The city of Los Angeles recently greenlighted a project to build the biggest solar energy plant in the U.S., which will sell solar power at record-low prices. The 400-megawatt plant, located in the Mojave desert, and scheduled to be running by 2023, combines solar panels and energy-storing batteries and is projected to satisfy 7% of the city’s electricity needs.
The bigger trend
The rapidly falling price of batteries that can store solar and wind power is making energy from renewable sources competitive on cost terms with fossil fuel-generated power.
Pricing for solar and energy-storage purchase power agreements (PPAs) has fallen dramatically, from 14 cents per kilowatt hour in 2015 to as low as 3 cents for some contracts in June 2018, according to a report by the Equipment Leasing & Finance Foundation (ELFF).
The demand for renewable projects is being driven, at least in part, by government-mandated clean energy regulations/targets. In the United States, 31 states and territories have definitive renewable targets mandated by current law. California and Hawaii, in fact, have 100% renewable energy mandates, and California is currently required to get there by 2045.
New York City is looking to install a 16.4 Megawatt hour (MWh) battery by 2030 to help cut emissions by limiting the use of more carbon-intensive power. This battery is designed to support the local grid of energy company Con Edison when demand hits highs.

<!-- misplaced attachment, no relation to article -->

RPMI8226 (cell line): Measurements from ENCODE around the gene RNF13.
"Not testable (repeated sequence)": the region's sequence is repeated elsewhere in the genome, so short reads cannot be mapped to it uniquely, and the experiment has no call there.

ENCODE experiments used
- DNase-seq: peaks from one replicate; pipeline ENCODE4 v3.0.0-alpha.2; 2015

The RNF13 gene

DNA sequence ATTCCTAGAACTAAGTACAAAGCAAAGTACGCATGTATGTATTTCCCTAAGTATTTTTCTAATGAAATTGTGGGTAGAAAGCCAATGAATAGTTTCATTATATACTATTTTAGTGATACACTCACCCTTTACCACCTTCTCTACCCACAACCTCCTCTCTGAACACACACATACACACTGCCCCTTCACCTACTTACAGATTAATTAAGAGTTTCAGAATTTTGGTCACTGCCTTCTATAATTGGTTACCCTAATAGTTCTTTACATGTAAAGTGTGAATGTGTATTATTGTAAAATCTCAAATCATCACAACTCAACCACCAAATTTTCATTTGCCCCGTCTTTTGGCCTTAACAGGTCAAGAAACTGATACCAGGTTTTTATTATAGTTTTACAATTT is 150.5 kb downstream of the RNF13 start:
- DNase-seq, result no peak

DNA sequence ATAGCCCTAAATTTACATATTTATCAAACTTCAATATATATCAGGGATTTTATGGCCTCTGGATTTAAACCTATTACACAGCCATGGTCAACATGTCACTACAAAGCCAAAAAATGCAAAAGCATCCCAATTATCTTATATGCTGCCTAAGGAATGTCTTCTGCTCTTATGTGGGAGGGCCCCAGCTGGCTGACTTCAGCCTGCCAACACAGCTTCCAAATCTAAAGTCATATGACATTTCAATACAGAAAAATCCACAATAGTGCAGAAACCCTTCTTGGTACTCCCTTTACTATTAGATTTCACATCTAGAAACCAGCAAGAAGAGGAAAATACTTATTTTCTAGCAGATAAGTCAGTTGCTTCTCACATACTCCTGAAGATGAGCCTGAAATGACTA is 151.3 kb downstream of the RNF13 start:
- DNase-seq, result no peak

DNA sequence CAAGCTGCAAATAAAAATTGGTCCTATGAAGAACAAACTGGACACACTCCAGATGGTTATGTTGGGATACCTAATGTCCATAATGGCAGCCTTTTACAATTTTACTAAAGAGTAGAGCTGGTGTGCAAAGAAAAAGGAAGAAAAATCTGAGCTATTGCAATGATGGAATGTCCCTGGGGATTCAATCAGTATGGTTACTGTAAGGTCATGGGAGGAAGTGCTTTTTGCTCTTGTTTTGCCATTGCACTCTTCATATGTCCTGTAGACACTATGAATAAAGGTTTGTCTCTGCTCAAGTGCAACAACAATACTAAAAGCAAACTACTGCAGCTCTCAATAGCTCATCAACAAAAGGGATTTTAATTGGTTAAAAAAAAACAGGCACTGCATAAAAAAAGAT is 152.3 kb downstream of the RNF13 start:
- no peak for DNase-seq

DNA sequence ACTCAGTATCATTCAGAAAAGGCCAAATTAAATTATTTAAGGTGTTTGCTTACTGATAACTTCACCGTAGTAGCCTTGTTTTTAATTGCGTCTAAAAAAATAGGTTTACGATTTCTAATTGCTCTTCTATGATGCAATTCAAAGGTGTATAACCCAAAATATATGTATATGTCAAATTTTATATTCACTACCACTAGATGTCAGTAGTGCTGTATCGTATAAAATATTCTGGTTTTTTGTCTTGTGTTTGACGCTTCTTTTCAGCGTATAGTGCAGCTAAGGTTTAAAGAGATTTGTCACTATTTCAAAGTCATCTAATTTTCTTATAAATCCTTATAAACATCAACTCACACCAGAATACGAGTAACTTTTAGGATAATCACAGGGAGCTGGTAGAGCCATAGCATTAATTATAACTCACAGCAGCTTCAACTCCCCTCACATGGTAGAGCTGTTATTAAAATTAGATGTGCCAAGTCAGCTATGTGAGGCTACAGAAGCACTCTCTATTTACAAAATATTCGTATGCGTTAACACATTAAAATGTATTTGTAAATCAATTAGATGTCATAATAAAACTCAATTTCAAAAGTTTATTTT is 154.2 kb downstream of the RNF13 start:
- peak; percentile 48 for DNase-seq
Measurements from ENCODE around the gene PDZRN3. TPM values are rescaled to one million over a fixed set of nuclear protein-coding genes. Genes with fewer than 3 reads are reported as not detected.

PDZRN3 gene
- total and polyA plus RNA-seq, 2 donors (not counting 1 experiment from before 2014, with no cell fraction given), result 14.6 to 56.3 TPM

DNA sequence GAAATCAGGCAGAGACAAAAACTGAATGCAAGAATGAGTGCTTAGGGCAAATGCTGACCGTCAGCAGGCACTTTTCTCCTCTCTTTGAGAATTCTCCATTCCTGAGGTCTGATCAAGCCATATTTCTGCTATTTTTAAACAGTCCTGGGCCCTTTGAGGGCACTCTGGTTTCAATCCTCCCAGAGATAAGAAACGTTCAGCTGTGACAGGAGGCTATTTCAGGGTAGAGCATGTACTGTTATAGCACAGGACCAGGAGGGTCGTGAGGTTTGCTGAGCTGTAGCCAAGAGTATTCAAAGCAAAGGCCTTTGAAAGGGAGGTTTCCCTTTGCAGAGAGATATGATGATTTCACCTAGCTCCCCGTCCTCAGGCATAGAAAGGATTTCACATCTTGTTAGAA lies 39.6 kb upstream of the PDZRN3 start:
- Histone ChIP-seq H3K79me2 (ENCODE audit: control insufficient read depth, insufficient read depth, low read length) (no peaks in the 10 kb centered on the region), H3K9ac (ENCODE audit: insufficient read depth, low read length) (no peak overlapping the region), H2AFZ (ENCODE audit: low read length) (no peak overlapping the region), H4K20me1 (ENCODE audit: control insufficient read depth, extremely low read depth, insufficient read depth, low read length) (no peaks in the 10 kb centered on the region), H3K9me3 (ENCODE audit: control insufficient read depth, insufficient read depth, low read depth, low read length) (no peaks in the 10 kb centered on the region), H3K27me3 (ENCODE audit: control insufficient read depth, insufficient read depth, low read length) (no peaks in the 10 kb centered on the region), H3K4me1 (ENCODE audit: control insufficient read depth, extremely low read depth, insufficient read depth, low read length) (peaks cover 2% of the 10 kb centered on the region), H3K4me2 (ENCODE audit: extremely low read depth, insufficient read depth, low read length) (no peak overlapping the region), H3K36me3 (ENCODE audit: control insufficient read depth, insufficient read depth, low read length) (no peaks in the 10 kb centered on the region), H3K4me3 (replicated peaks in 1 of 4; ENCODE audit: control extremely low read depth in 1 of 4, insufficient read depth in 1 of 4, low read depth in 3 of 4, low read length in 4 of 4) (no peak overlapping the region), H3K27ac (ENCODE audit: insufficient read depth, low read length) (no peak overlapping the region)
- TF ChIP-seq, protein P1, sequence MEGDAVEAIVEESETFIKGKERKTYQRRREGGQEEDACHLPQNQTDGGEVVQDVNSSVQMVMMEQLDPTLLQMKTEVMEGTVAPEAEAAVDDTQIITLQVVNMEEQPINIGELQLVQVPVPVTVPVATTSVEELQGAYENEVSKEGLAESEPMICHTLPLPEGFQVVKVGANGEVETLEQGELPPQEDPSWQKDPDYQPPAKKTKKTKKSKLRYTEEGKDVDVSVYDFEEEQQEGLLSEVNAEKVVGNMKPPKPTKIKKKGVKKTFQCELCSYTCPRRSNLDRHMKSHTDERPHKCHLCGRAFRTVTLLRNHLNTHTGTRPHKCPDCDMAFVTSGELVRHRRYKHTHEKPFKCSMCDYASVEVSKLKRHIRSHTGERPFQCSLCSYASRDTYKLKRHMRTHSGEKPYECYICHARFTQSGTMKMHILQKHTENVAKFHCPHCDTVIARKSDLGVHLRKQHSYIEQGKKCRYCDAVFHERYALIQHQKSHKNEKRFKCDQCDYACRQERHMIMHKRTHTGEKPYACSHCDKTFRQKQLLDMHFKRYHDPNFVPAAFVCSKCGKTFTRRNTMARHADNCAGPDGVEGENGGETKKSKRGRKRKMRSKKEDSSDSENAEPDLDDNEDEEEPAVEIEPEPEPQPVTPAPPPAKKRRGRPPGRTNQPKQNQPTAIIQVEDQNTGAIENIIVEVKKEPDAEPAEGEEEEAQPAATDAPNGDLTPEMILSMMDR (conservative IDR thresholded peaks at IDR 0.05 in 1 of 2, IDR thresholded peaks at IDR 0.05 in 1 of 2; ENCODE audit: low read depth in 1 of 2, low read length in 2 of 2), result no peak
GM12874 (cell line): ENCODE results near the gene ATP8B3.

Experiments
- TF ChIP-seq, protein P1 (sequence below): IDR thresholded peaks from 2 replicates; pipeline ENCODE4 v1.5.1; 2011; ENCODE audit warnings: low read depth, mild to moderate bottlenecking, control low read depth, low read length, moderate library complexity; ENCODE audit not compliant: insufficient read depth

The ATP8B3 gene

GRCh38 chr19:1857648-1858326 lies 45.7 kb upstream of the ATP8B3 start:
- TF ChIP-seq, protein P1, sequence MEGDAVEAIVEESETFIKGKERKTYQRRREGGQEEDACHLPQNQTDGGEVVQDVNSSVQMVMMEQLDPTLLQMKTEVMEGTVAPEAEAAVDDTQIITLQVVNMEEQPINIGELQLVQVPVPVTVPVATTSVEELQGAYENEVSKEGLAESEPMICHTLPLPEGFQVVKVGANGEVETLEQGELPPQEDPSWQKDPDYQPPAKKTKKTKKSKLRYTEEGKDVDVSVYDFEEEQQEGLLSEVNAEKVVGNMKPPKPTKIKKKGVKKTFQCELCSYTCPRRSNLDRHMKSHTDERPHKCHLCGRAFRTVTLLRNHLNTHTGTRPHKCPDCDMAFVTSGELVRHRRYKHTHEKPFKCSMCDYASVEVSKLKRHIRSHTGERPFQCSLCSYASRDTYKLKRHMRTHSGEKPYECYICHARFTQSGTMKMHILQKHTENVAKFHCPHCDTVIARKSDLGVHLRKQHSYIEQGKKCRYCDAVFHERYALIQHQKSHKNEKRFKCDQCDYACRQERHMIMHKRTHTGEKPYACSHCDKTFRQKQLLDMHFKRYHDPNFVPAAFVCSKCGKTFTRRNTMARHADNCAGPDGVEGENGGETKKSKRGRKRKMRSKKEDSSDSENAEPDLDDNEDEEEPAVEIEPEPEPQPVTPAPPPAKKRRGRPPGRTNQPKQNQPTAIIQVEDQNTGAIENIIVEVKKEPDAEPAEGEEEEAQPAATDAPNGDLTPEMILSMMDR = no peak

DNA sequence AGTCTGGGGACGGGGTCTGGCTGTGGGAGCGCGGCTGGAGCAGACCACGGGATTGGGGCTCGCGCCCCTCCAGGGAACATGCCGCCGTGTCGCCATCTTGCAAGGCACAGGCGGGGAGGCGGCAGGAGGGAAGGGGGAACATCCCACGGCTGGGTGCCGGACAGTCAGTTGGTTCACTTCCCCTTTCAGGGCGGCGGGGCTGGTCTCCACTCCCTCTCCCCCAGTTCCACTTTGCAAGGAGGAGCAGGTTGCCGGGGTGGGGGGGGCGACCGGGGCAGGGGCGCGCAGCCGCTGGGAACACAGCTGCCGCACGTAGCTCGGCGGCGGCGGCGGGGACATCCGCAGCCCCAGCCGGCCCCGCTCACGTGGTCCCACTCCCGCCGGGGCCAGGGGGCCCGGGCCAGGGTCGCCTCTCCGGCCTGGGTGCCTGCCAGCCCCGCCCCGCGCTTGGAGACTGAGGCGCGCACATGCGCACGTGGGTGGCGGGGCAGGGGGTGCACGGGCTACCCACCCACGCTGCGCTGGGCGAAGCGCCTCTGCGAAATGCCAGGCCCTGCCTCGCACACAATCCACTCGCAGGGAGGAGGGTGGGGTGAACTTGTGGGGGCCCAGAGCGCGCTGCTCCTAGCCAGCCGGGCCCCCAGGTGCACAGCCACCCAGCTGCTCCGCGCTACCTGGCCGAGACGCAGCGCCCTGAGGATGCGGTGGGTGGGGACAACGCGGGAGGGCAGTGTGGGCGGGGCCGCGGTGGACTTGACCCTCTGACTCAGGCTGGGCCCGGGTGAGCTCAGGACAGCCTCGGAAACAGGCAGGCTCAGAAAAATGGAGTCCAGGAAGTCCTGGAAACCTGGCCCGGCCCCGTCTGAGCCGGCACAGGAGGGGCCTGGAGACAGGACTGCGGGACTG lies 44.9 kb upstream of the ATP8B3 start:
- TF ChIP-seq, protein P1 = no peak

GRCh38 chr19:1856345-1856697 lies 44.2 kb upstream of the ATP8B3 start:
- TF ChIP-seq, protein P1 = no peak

An analysis of more than 7,000 global projects by Bloomberg New Energy Finance reported that the cost of lithium-ion batteries had fallen by 76% since 2012. That reduction has allowed plants that use solar or wind power generation in tandem with batteries for storage to compete effectively with fossil fuel plants.
"Because of growing economies of scale, prices for renewables and batteries keep coming down," says Mark Jacobson, an atmospheric scientist at Stanford University, as told to Science magazine.
Competition in maturing businesses is not new. And, in a given industry, as barriers to entry fall, existing markets and value networks become ripe for business disruption. Sometimes, such disruptions remain at the industry fringe but other times, particularly when aided by political and regulatory forces, such disruptions can be structural. Over any short period of time, the impact of disruption can be hard to identify. When stepping back, however, visibility can be radically different. We think energy storage is interesting and, as an asset class, enjoys meaningful tailwinds. But, from an investor perspective, as this vertical matures, we see a corresponding need to deepen the bench of capital providers, beyond initial investor participants such as venture, tax credit driven and strategic investors, who can support the production, adoption and surrounding infrastructure related to energy storage investments.
In this series – “Financing Innovation” – we will explore how emerging technologies and processes are changing industries in ways that may become increasingly relevant for Atalaya and the equipment leasing market. We invite and encourage engagement, learning and dialogue with market participants. We welcome hearing about the ways in which the adoption of technology is shaping your business.